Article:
– Scott Mainwaring, University of Notre Dame

    “What makes the book unique – and increases its intellectual impact – is the editors’ explicit viewpoint that a certain ‘type’ of leftist government generates better outcomes for citizens. Siding with the ‘liberals’ in this debate is and will remain contentious and will generate fruitful debate. I commend the authors for seeking to push the debate forward by offering well-reasoned and well-supported arguments.”
    – David Samuels, University of Minnesota

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    Product details

    • Date Published: July 2010
    • format: Adobe eBook Reader
    • isbn: 9780511771620
    • contains: 7 b/w illus. 11 tables
    • availability: Adobe Reader ebooks available from eBooks.com
  • Table of Contents

    1. The performance of leftist governments in Latin America: conceptual and theoretical issues Kurt Weyland
    2. The repeating revolution: Chávez's new politics and old economics Javier Corrales
    3. The challenge of progressive change under Evo Morales George Gray Molina
    4. The Chilean left in power: achievements, failures, and omissions Evelyne Huber, Jennifer Pribble and John D. Stephens
    5. From Cardoso to Lula: the triumph of pragmatism in Brazil Peter R. Kingstone and Aldo F. Ponce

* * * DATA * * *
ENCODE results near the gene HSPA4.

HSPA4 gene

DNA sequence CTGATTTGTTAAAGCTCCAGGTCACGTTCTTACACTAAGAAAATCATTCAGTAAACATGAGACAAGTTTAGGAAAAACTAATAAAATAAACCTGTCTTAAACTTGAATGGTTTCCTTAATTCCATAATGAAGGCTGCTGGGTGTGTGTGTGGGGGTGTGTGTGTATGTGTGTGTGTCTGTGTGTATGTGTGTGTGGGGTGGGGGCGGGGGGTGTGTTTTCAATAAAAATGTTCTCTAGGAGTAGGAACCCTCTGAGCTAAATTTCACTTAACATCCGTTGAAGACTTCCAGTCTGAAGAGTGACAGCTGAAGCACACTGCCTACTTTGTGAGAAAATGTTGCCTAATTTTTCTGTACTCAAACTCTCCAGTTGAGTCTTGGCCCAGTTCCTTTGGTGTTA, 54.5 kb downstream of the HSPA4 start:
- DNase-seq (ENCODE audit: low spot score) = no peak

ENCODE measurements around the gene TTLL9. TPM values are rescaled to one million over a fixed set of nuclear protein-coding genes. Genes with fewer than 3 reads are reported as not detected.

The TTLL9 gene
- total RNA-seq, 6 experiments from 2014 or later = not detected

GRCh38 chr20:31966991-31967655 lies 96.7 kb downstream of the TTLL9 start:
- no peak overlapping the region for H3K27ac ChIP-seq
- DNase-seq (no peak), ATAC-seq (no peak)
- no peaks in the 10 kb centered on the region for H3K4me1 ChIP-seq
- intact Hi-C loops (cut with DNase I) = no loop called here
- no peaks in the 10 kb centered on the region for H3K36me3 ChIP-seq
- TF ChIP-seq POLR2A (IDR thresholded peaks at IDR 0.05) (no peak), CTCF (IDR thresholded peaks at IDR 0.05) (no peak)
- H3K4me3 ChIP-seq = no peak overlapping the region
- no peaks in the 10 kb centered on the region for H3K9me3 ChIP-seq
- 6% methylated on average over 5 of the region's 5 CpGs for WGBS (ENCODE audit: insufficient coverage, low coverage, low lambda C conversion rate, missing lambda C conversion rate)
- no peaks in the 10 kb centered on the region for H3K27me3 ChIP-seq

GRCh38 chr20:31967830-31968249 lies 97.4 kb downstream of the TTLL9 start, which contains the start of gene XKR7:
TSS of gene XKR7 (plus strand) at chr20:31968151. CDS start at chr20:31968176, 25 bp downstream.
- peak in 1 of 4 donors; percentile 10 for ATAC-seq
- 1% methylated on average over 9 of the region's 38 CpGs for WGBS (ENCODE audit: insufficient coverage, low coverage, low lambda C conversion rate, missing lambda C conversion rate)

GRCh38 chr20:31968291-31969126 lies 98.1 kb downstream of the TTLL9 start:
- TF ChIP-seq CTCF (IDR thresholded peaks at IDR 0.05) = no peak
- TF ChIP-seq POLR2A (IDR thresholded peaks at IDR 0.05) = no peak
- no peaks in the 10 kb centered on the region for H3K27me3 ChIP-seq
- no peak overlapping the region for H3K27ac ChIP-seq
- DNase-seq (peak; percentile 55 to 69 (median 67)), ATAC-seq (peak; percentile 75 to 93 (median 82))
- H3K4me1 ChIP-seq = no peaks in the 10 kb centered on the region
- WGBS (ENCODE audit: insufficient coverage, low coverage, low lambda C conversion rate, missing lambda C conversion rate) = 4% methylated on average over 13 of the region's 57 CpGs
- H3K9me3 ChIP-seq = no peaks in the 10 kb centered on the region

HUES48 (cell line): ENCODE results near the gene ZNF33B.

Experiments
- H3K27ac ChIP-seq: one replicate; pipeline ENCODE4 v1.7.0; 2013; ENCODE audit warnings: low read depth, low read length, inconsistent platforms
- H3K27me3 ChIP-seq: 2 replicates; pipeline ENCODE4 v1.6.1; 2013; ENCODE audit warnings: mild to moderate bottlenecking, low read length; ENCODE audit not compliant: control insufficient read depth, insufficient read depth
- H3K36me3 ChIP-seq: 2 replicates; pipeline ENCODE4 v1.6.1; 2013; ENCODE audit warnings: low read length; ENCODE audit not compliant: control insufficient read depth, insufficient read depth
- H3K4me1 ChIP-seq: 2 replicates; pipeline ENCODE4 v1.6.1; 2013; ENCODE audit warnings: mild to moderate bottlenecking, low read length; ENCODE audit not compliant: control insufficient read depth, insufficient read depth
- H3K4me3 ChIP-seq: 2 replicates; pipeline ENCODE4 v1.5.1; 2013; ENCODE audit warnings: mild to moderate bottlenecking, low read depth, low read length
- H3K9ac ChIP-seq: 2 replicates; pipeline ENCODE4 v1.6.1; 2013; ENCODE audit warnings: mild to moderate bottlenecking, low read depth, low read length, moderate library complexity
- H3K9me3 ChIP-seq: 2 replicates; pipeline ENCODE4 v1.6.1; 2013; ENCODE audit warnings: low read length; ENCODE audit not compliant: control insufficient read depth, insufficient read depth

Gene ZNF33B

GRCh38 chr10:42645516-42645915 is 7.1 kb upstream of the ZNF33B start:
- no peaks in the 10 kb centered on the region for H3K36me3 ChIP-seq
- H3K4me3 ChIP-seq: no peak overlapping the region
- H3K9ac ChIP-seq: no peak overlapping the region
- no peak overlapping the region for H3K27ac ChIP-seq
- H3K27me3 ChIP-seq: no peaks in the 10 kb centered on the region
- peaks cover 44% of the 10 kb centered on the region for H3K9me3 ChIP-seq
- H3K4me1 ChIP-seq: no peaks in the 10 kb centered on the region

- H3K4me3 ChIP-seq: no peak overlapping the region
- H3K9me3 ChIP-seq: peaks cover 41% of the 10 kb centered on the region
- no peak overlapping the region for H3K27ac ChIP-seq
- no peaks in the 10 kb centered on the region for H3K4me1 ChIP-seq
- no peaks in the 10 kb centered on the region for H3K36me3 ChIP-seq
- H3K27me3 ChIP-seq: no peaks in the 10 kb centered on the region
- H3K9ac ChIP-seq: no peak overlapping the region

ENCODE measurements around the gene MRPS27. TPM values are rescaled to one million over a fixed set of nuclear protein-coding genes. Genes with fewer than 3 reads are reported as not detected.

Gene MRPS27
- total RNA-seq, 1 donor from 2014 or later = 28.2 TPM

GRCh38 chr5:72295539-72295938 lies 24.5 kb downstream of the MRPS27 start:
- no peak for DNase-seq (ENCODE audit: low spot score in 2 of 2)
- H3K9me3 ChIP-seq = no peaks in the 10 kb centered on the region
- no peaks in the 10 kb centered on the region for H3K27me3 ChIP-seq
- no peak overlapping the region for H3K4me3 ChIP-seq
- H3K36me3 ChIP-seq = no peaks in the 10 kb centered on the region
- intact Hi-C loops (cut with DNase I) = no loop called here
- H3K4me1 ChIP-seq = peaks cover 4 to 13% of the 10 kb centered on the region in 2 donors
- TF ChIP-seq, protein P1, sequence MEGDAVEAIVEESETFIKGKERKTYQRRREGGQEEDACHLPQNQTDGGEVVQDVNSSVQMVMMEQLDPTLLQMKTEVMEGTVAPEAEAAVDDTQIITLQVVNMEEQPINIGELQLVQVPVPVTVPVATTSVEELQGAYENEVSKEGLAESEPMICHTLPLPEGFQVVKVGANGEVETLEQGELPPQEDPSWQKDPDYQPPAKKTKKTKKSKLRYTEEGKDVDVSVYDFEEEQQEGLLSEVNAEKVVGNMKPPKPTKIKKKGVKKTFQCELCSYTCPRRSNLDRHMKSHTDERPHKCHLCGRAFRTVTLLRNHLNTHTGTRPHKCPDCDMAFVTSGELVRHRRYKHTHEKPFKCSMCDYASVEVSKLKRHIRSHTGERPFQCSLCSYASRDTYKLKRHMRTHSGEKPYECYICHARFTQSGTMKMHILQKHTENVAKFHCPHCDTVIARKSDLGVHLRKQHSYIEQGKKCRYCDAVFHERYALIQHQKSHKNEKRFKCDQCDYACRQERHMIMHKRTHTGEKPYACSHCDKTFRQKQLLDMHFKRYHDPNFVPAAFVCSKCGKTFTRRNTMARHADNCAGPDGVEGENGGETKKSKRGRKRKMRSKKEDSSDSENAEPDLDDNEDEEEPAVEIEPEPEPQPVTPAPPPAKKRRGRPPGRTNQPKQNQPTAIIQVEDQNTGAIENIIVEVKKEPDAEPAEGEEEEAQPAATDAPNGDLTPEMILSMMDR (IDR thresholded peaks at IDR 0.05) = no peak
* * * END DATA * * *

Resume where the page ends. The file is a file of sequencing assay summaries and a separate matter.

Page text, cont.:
6. Lula's administration at a crossroads: the difficult combination of stability and development in Brazil Pedro Luiz Barros Silva, José Carlos de Souza Braga and Vera Lúcia Cabral Costa
    7. The policies and performance of the contestatory and moderate left Raúl Madrid, Wendy Hunter and Kurt Weyland.

  • Instructors have used or reviewed this title for the following courses

    • Comparative Politics: Latin America
    • Contemporary US-Latin America Relations
    • Government and Politics of Latin America
    • Latin America since 1900
    • Latin American Economics
    • Latin American Governments and Politics
    • Political Economy of Latin America
    • Political Systems of Latin America
    • Politics and Government in Latin America
    • Politics in South America
    • Politics of Latin America
    • Politics of Latin America and the Caribbean
    • Politics of South American
    • Senior Seminar-Democratic Politics
  • Editors

    Kurt Weyland, University of Texas, Austin